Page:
On October 19, 2010 the San Francisco Superior Court issued an order requiring the California Fish and Game Commission (Commission) to reconsider its determination that the American pika is not threatened with extinction. Center for Biological Diversity v. California Fish & Game Comm’n, No. CPF-090509927 (San Francisco Superior Court).
In 2008, the Center for Biological Diversity (CBD) filed a petition to list the pika as threatened under the California Endangered Species Act (CESA). CBD argues that the pika is threatened with extinction because climate change in the form of increasing average temperatures in California’s eastern Sierra Nevada mountain range has reduced the pika’s alpine habitat by driving the pika, a species especially sensitive to ambient temperatures, to move to higher, cooler elevations. As its habitat has shrunk, its population has declined.
The petition is part of CBD’s and other environmental organizations’ ongoing effort, previously blogged about here, to convince state and federal wildlife agencies to list species as threatened or endangered due to climate change. Listing of this tiny relative of the rabbit that primarily inhabits mountain ranges in the American West could have been a very big deal – and not just for industries and proposed actions located with the pika’s range. If a species is listed as threatened or endangered specifically due to climate change, then any private industry or federal government action that may affect climate change – think any industry that emits greenhouse gasses (GHGs) and any private, state, or federal project that may increase GHG emissions – could be required to comply with the stringent regulatory requirements (and attendant litigation risks) of the Endangered Species Act because GHG emissions anywhere could impact threatened or endangered species everywhere.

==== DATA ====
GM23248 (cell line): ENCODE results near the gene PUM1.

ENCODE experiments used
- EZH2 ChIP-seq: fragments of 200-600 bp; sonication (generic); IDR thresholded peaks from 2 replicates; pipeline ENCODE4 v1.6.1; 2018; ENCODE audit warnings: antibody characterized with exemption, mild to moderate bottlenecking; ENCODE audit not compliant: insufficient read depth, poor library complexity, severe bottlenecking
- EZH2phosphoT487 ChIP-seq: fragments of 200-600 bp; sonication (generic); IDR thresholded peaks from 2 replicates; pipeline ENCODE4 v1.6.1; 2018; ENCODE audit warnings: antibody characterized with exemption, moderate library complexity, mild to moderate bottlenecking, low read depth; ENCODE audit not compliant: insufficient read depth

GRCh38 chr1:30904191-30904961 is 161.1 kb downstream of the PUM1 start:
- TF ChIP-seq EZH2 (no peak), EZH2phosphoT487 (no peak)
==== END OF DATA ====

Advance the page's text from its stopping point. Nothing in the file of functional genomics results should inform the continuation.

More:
Thus, any refinery in California, e.g., could become subject to CESA regulations protecting pika hundreds of miles away. See Activists Propose Drastic Expansion of [Endangered] Species Act to Regulate Air Emissions (PDF).
As blogged about here, the Fish & Wildlife Service recently determined that listing of the pika under the federal Endangered Species Act is not warranted, despite predicted increases in the average ambient temperatures in the pika’s range. In determining that listing of the Mohave ground squirrel may be warranted, it did not agree with the petitioners there that climate change can be identified as a significant factor because it does not believe that current climate change models are "capable of making meaningful predictions of climate change for specific, local areas such as the range of the Mohave ground squirrel."
However, the Fish & Wildlife Service has recently listed the African penguin as endangered, due, in part, to climate change. It is also in the process of determining whether listing is warranted for Whitebark pine, and the National Marine Fisheries Service is considering the impacts of climate change and other factors on 82 species of stony coral.